Tuesday, November 10, 2015

Calvinball Mythology, Applied

A few years ago Jonathan McCalmont remarked the tendency to try and turn every story into a larger mythology, which seemed all the more conspicuous in the particular film about which he was writing at the time, Ridley Scott's Alien prequel, Prometheus, precisely because Alien is such an unlikely candidate for this, and the film ultimately such a failure at developing it in this manner. (Myths, for better or worse, offer explanation, a thing that movie was very short on.)

McCalmont posited that this was a deep-rooted cultural need in an age which has ceased to believe in its inherited myths. (As he put it, "the market has stepped in to fill the gap.")

That's one way of looking at it, one with which not everyone will agree. (There are, after all, those rationalistic types who regard a turn to the mythic approach in the modern world as essentially a cheat, obscuring reality with pretentions of "timelessness.")

Another is to see the market's stepping in in this way as simply a way of milking every last drop from established intellectual properties. After all, fixating on the "timeless" in a particular story, however slight, is an excuse to overlook the ways in which it has dated. And attributing a greater significance to a simple tale is an obvious way of accomplishing that necessary task for making the audience come to the theater and buy a $20 ticket rather than waiting three months and downloading it in the comfort of their home for much less--making them feel that its release is an Event in which they want to participate. That sense that this or that movie is "something more" is equally a good way to justify prequels ("I really care how it all got started") and reboots ("It's timeless; this generation needs one"), which can in their turn also seem like Events.

Obviously the most successful example of this in recent years has been the multi-series Marvel mega-franchise, now including Iron Man, Thor, Captain America, Ant-Man (and in a TV version, even humble Agent Coulson) separately, and together in the Avengers. And naturally that success has been emulated. Over at Rolling Stone, David Ehrlich offers a case for the application of this approach to the Bond series being the weak point of its latest, Spectre--its attempting to tie the four rebooted films into a unified whole.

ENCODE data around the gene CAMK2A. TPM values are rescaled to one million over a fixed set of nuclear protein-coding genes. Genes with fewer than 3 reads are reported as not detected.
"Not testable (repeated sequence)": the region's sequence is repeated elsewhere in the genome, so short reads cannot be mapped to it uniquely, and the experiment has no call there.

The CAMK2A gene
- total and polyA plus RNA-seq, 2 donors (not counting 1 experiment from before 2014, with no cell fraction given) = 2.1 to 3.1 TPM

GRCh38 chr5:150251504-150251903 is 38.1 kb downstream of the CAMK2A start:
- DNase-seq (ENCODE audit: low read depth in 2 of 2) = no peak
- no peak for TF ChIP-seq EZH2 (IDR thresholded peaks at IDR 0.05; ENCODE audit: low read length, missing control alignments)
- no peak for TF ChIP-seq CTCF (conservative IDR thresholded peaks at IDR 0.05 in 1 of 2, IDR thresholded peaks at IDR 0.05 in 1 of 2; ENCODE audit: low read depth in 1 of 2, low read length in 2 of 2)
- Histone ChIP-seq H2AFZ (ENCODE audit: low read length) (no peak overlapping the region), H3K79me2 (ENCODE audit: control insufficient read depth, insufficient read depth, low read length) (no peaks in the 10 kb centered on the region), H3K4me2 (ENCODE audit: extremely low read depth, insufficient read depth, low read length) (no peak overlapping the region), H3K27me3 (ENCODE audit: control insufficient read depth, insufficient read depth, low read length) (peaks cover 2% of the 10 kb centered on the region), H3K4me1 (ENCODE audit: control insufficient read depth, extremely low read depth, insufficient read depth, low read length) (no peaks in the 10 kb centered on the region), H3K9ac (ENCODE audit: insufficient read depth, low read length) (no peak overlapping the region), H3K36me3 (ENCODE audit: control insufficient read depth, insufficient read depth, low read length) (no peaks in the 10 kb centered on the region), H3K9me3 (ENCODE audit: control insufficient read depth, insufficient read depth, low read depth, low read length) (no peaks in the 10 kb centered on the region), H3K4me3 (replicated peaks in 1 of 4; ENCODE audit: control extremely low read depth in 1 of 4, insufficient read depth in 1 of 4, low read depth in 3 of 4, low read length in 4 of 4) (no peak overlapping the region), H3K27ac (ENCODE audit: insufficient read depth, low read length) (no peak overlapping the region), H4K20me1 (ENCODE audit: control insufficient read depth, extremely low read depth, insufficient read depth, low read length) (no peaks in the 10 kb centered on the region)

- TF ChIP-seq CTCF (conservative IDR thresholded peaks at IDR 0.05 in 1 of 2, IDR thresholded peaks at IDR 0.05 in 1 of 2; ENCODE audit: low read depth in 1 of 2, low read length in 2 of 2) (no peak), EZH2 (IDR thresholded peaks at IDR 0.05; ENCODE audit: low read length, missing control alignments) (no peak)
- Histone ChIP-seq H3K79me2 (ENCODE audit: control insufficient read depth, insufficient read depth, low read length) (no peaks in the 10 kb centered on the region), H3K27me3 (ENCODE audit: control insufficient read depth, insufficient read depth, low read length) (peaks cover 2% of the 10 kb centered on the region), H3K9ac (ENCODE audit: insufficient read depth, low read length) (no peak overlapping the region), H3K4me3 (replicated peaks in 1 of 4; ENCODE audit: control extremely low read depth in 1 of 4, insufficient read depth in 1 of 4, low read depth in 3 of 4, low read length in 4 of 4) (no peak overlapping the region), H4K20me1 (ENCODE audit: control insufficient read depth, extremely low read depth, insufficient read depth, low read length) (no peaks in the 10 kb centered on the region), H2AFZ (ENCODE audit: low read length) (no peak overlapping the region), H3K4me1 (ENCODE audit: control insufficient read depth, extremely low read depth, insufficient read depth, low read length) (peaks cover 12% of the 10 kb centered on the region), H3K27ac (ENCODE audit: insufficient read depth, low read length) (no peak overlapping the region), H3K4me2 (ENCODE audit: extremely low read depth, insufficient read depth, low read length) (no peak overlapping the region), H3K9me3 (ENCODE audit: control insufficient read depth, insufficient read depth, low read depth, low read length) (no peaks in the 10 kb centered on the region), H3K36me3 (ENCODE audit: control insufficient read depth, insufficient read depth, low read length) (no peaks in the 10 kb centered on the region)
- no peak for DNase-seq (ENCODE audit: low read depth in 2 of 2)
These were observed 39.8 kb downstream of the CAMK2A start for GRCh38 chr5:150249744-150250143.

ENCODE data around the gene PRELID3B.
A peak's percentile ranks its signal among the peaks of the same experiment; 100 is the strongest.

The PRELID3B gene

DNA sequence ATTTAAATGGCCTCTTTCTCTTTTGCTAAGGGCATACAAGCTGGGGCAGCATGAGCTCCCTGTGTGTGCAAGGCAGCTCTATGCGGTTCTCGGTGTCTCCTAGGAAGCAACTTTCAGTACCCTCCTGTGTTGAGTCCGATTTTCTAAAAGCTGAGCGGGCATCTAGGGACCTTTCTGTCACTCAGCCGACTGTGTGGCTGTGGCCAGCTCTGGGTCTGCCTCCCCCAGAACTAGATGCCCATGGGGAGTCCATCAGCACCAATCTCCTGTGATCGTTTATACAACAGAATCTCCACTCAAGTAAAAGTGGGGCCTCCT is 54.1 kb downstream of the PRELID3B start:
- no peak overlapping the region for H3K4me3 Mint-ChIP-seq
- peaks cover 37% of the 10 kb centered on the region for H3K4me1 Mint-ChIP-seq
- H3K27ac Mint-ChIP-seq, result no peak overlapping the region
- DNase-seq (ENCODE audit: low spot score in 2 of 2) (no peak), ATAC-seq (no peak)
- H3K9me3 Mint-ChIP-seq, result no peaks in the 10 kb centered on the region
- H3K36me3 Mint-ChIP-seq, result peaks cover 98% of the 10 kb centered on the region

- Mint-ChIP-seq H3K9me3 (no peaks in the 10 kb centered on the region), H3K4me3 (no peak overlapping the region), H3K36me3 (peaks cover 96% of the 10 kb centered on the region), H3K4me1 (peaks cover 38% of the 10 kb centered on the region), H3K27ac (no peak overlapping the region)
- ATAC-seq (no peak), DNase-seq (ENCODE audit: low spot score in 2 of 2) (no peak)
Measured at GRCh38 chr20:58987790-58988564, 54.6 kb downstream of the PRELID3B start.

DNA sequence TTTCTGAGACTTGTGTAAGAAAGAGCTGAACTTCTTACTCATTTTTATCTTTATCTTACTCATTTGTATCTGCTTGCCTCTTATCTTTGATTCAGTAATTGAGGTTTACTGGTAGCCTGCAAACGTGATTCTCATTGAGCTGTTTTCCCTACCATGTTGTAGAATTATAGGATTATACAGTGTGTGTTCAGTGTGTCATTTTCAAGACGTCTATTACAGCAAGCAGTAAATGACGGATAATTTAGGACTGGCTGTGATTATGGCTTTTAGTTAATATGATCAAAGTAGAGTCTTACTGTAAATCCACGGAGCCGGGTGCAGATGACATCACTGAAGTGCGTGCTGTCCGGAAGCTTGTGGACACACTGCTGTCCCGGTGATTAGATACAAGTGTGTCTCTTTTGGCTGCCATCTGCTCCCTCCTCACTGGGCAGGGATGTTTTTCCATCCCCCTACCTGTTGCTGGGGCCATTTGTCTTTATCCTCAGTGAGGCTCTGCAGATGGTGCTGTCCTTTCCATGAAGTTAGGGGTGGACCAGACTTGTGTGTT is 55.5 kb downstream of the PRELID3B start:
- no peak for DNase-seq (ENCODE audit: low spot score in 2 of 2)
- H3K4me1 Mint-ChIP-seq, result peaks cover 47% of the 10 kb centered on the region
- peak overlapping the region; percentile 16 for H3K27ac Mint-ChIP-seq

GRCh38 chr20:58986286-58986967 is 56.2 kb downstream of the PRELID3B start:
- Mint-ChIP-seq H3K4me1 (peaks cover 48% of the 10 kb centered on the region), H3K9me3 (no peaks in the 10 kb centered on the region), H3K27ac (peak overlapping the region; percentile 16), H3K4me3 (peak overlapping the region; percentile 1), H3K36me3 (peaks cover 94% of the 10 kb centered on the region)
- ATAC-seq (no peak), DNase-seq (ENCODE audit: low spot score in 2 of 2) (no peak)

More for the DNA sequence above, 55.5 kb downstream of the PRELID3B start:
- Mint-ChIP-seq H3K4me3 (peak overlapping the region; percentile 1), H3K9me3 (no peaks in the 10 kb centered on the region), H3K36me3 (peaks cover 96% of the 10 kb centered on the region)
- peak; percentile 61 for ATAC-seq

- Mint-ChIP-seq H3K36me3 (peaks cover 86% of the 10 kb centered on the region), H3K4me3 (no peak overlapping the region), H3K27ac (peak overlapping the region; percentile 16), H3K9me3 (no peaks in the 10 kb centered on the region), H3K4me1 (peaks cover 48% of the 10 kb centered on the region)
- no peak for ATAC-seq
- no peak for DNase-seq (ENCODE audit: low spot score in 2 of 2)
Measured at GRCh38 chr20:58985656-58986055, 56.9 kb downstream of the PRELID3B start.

In fairness, the idea of a more unified Bond series is not altogether alien to the franchise. Fleming united the action in his last five novels, with results that have an interest even when they are not always successful. And Gardner followed his example in his own, last three novels (unsatisfactorily, but still functionally). And of course, before Marvel got into movie-making in a serious way, the producers of the Bond movies did toy with the idea of an interconnection with a related series starring a female double-O type. (You remember Jinx Johnson?) Still, the Marvel films were on safer ground doing this, because they were never quite so ambitious as the rebooted Bond films, or so prone to alternating in their course (as the evolution of third Daniel Craig movie into Skyfall demonstrates), making the task a far simpler one. All the same, if Spectre does get chalked up as a disappointment in the end, the series will not come to an end, simply do again what it has been doing for nearly a half century now--correcting course, likely delivering a lighter, brisker, more standalone film.

My Posts on Spectre
Just Out. . . (James Bond's Evolution)
Just Out . . . (The Forgotten James Bond)
That Jinx Johnson Movie . . .

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